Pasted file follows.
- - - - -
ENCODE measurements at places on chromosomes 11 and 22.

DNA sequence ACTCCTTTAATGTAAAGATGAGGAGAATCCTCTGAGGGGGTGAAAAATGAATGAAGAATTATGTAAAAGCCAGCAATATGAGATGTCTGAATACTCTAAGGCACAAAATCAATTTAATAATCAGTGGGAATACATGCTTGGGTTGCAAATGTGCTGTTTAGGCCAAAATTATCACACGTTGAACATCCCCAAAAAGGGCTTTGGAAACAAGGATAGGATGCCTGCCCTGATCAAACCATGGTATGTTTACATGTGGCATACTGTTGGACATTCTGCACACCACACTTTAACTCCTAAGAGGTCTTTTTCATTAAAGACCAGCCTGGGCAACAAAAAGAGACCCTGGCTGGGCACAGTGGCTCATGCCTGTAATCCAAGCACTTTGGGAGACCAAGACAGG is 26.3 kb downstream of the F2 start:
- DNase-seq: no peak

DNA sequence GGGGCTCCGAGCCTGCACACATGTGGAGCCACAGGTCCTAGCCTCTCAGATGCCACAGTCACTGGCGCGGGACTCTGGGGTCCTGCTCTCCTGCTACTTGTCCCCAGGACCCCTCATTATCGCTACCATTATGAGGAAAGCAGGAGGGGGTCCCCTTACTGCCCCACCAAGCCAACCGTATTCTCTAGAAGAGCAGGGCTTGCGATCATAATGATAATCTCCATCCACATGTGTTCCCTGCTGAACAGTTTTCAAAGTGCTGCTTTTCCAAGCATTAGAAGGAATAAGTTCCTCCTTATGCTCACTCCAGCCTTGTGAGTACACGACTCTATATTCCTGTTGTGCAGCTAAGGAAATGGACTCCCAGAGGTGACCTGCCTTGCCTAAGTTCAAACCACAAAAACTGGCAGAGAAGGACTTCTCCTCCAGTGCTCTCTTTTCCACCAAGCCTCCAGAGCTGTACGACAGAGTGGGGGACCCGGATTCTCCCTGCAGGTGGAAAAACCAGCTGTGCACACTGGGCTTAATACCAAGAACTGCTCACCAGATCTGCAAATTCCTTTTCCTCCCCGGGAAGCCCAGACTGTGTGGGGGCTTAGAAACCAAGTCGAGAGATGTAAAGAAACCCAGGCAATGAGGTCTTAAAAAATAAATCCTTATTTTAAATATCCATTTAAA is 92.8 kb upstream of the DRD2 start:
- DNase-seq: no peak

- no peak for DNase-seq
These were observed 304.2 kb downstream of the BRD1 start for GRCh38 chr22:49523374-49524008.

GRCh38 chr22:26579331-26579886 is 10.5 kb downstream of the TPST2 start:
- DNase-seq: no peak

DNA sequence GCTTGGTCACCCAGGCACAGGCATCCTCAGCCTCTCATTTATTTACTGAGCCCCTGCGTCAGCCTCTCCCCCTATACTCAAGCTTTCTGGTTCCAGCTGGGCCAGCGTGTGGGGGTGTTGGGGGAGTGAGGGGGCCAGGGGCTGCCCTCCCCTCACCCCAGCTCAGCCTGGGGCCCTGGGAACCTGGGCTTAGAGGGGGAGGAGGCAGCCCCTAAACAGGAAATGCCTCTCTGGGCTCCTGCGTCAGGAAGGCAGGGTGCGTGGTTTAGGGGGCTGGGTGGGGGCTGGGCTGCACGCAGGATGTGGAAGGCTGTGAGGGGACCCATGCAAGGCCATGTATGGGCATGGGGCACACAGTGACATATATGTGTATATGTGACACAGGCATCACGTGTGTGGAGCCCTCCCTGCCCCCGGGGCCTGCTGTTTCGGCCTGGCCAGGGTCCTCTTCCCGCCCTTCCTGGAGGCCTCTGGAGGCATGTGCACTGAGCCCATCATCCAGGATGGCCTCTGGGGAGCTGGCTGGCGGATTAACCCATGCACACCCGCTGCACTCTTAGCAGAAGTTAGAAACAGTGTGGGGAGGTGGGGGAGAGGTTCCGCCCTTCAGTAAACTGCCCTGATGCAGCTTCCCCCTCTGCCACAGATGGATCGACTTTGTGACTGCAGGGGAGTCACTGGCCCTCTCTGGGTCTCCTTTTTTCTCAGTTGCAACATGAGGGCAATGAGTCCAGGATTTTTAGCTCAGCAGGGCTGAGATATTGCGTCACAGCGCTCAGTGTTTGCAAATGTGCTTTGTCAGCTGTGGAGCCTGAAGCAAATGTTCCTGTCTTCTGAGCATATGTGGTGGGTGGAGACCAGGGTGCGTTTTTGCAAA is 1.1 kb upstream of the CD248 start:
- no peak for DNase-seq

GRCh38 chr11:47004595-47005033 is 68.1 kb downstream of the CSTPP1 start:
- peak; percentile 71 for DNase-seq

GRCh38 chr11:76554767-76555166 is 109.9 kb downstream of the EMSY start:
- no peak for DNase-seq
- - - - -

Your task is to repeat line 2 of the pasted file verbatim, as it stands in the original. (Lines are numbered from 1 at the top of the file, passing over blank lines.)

DNA sequence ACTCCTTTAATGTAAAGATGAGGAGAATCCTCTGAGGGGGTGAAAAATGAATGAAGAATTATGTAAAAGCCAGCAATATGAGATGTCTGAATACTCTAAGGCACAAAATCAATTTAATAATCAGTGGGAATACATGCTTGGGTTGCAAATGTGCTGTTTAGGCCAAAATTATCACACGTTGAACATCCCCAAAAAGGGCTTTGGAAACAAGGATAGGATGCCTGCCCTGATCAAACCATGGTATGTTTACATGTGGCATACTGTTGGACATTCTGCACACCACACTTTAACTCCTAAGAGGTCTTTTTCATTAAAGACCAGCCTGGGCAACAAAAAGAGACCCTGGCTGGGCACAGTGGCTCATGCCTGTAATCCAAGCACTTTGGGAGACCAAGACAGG is 26.3 kb downstream of the F2 start: